Royce Shook

9 months ago · 3 min. reading time · visibility 0 ·

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What’s a hypnic jerk?

Did this ever happen to you, your mind begins to wander off, fading into the nightly oblivion and you start drifting off to sleep. Then…

You stumble, trip, fall. Your body jolts. Your leg kicks. Your heart pounds. Huh? What happened? Did you mistakenly fall asleep on a trapdoor?

Nope. You simply experienced a hypnic jerk. What’s a hypnic jerk?

They are most common in children when our dreams are most simple, and they do not reflect what is happening in the dream world - if you dream of riding a bike you do not move your legs in circles. Instead, hypnic jerks seem to be a sign that the motor system can still exert some control over the body as sleep paralysis begins to take over. Rather than having a single “sleep-wake” switch in the brain for controlling our sleep (i.e., ON at night, OFF during the day), we have two opposing systems balanced against each other that go through a daily dance, where each must wrest control from the other.

Deep in the brain, below the cortex (the most evolved part of the human brain) lies one of them: a network of nerve cells called the reticular activating system. This is nestled among the parts of the brain that govern basic physiological processes, such as breathing. When the reticular activating system is in full force, we feel alert and restless - that is, we are awake.

A hypnic jerk, or sleep start, is a phenomenon that occurs when your body transitions from wakefulness to sleep. It involves a sudden involuntary muscle twitch and is frequently accompanied by a falling or tripping sensation. It’s that strange muscle spasm that happens when you are lying-in bed, trying to sleep, and are suddenly jolted awake because you feel like you stumbled over something. Hypnic jerks are common and benign.

Researchers have come up with two hypotheses that may explain hypnic jerks.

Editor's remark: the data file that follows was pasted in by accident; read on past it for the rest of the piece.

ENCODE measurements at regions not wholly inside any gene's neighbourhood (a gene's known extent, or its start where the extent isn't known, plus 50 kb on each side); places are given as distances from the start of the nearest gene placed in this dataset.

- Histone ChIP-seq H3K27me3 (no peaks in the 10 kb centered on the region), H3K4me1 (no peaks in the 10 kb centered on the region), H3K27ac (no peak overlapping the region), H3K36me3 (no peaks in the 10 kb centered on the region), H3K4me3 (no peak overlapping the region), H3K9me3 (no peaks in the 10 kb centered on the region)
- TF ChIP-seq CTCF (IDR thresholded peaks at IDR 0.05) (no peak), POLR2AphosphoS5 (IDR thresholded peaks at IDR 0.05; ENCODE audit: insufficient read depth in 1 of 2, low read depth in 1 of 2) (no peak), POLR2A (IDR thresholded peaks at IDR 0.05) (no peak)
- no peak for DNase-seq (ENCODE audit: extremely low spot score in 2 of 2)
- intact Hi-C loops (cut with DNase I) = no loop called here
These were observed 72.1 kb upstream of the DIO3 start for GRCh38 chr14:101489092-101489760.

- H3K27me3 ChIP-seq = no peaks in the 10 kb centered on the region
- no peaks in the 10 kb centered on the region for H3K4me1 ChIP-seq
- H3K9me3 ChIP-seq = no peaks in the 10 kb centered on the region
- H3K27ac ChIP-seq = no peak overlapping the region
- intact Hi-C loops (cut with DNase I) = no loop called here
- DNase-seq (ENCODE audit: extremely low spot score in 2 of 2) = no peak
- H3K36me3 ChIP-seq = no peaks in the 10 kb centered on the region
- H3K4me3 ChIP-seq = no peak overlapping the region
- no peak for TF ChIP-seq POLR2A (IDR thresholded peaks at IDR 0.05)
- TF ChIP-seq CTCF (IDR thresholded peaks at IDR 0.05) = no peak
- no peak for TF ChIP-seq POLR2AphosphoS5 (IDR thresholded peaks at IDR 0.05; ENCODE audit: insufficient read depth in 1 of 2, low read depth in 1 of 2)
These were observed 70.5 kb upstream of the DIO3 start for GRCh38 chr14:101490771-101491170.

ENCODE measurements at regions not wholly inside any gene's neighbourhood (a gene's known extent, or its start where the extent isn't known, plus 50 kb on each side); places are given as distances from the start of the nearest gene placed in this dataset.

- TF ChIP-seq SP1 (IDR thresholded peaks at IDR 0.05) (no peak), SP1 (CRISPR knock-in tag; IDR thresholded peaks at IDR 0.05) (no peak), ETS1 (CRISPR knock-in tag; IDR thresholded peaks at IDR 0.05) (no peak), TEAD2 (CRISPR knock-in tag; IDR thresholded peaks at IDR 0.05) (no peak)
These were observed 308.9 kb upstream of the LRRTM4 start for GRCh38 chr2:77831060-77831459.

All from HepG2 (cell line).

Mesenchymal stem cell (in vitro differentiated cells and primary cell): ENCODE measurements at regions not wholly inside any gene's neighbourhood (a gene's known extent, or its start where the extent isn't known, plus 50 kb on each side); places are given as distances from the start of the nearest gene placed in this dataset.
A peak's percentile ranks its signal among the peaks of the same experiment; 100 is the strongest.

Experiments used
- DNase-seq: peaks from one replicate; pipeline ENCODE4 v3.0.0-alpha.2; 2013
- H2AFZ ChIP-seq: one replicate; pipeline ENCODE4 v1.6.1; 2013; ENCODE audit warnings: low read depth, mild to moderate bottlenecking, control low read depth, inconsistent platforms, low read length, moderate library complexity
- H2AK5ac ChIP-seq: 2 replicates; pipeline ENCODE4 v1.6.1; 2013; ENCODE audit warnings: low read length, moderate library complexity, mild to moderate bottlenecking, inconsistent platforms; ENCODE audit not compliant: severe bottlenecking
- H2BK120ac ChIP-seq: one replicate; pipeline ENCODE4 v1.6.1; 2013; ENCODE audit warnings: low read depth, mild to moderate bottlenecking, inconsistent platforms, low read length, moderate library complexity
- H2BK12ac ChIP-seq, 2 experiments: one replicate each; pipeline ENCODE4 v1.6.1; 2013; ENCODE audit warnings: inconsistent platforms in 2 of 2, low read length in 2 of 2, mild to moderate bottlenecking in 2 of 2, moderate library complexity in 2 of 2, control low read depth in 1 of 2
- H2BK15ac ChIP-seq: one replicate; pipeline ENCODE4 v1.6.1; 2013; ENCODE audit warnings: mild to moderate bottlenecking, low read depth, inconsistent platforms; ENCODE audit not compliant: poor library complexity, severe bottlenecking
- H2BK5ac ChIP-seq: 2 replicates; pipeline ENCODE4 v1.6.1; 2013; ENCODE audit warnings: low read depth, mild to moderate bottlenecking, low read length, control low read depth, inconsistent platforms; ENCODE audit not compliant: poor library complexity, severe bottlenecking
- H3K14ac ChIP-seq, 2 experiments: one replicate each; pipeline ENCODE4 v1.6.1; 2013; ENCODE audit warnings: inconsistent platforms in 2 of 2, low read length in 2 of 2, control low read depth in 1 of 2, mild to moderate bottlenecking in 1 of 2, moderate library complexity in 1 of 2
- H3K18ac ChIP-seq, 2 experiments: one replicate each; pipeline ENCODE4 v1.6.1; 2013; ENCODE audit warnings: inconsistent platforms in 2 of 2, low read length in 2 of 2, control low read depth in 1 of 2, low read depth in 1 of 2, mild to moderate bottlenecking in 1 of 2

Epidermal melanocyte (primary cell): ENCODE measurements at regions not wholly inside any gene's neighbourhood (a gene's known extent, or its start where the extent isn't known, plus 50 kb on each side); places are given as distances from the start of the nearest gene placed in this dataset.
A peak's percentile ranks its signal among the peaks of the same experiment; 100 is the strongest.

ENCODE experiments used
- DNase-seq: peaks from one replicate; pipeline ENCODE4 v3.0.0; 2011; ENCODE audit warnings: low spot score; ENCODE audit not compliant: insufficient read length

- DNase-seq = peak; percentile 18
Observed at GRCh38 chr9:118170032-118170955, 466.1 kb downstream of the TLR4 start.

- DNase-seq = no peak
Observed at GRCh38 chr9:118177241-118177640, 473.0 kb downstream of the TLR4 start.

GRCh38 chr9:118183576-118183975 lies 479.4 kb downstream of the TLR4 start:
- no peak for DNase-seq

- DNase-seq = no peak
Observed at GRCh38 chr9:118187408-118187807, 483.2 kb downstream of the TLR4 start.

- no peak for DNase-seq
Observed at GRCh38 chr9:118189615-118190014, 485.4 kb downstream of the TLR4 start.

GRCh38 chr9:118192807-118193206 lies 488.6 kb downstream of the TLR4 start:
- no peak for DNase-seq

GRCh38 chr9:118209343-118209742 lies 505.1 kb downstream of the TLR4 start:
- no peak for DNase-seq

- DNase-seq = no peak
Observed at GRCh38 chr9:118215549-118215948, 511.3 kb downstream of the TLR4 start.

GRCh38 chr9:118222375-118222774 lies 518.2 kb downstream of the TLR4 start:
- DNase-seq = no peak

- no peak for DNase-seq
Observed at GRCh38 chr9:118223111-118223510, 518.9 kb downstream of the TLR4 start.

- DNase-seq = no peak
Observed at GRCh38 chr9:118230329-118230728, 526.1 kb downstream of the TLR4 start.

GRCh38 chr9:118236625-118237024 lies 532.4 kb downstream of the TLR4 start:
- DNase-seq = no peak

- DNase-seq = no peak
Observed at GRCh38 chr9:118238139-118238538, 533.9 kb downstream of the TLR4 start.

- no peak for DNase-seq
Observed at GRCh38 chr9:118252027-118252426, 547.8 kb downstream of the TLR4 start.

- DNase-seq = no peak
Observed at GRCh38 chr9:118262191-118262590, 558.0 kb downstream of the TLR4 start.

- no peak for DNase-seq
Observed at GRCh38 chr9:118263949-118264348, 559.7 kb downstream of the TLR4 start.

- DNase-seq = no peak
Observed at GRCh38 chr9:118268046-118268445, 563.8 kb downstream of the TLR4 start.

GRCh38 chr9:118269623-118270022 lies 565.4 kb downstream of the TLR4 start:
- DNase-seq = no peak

Hypothesis 1: Your body twitches as daytime motor control is overridden by sleep paralysis. When you’re asleep, your body is paralyzed. This is called REM sleep atonia and it prevents you from acting out your dreams.

REM atonia works by inhibiting your motor neurons. It does so by raising the bar on the amount of electricity the brain must send down a motor neuron to trigger a movement. So, for instance, the little bit of electricity that your brain sends down to your finger to make it move when you’re awake is no longer enough when you’re under REM atonia. However, sometimes, during this wrestling match between the two subsections of your brain, some motor neurons are fired randomly, causing your body to twitch.

Hypothesis 2: Another theory is evolutionary, stretching back to our primate ancestors. Frederick Coolidge, a psychologist at The University of Colorado, has suggested that a hypnic jerk could be "an archaic reflex to the brain's misinterpreting the muscle relaxation accompanying the onset of sleep as a signal that the sleeping primate is falling out of a tree. In this theory, it means that we’ve inherited some monkey brain routines that no longer serve any purpose. According to this hypothesis, one of them is a reflex that jolts you awake when you’re falling from a tree.

Imagine you’re a monkey and the last rays of sunlight have just disappeared behind the green forest canopy. It’s getting dark and you say to yourself: time for sleep. Your eyelids become heavy and your breathing slows down. The outside world begins to fade. Sounds become distant.

At this point, the subconscious part of your brain takes over. “Perfect,” it says, “time to boot up the dream images.” Your brain initiates the dream procedure and just when you’re about to nod off completely, it notices that all your muscles have suddenly and unexpectedly relaxed. “HOLY BANANA!” your brain screams panic-stricken, “Mayday! Mayday! We’re in freefall! Dammit! Wake up! Wake up! Oh no, crap, poop! Brace for impaaaact!”

Hypnic jerks are involuntary muscle contractions that occur during the transition from wakefulness to sleep. They’re most likely to occur if you’ve been gulping down too much coffee, have been stressed or sleep-deprived, or did some vigorous exercise before going to bed. About 70% of people have experienced them. Even so, they are not well understood.

Either way, hypnic jerks are benign and nothing to worry about. The worst that can happen is probably an occasional kick against the shin of whoever is sharing the bed with you, which should be okay if you don’t wear steel-toe boots in bed.

Source:

BBC: Why your body jerks before you fall asleep.

McGill Office of Science and Society: What are Hypnic Jerks?

Business Insider: Why You Sometimes Feel Like You're Falling And Jerk Awake When Trying To Fall Asleep

What’s a hypnic jerk?

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Royce Shook

Royce Shook

9 months ago #2

#1
Hi Louise, very interesting one of our cats used to do the same thing.

Louise Smith

Louise Smith

9 months ago #1

My 2 Dachshunds do hypnic jerks almost every time they go to sleep Sometimes accompanied by interesting yips I say they are chasing Rabbits (in their dreams) They may do a big hypnic jerk & wake themselves up or fall off the bed ! They go back to sleep quickly so maybe they don't wake up

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